Typically, due to unresolved emotional trauma (detected or undetected), people experience unnecessary loss or waste of years in their life span.
According to a PTSD (post-traumatic stress disorder) research, 75% of people will experience a traumatic life event. And these events eventually cause overwhelming pain, even mental disorders.
It’s not all bad news though. Something good may also come out of the bad.
As author Jim Rendon put it, “Trauma can also be a powerful force for positive change.”
I’m reminded of a former OFW patient, Mike, who went into deep depression and alcoholism after his wife left him for another man and took all their two young children with her out of the country.
So traumatic was Mike’s response to the event that he had to be hospitalized a few times while working overseas. He almost drowned in his sorrow.
But it was not an endpoint for Mike. After a psychologist shared with him about God in his hospital bed, he grew eventually in his mental health and spirituality.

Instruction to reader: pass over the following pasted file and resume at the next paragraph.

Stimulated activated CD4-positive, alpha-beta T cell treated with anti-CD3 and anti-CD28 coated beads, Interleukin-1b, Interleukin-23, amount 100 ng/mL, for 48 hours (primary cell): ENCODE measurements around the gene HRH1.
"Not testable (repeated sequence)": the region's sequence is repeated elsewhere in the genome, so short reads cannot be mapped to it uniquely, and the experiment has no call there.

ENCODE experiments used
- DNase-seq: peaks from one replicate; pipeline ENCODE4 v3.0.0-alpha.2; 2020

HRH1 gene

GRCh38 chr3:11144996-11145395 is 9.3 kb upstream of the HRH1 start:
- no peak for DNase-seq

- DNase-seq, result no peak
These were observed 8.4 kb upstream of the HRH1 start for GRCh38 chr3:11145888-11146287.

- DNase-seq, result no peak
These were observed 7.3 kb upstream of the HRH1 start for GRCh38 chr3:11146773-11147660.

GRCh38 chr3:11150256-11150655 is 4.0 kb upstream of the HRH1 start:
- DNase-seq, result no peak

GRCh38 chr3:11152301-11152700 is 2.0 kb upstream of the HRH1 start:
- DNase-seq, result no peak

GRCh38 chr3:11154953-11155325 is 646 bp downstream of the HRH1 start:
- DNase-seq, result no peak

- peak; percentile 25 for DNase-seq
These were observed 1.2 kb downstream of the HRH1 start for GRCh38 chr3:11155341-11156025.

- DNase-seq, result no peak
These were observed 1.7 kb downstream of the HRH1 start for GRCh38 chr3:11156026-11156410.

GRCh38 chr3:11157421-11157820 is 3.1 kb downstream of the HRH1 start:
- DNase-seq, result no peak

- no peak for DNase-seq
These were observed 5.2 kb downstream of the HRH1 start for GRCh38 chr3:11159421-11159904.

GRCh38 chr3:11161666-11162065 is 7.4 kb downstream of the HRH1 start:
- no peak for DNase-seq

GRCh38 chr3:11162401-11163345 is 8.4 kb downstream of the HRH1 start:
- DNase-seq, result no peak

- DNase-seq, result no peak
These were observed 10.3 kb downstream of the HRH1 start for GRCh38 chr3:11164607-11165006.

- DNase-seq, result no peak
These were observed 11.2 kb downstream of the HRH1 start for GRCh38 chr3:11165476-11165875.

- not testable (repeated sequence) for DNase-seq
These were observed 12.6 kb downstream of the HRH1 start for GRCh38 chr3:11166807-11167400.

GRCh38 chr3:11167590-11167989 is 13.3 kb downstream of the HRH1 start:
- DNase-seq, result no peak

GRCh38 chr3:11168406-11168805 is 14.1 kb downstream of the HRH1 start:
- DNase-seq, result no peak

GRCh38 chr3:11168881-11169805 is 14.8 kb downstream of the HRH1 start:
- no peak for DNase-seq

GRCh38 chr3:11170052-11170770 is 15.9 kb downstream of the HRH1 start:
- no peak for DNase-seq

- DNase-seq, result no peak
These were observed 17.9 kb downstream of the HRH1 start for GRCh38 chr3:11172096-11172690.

He developed much greater inner strength than he ever thought possible. Life had more meaning. And he found a godly woman, remarried, and had two kids later.
Today, Mike is a Christian Mental Health counselor and life coach practicing in one of the states in the U.S. He lives with his new wife and two growing kids near the office where he works.
“Trauma is a fact of life. It does not, however, have to be a life sentence,” Peter Levine rightly observes.
Scripture tells us that God can restore your lost years (Joel 2:25). And in Romans 8:28, it says “ ... all things work together for good for those who love God, to those who are called according to His purpose.”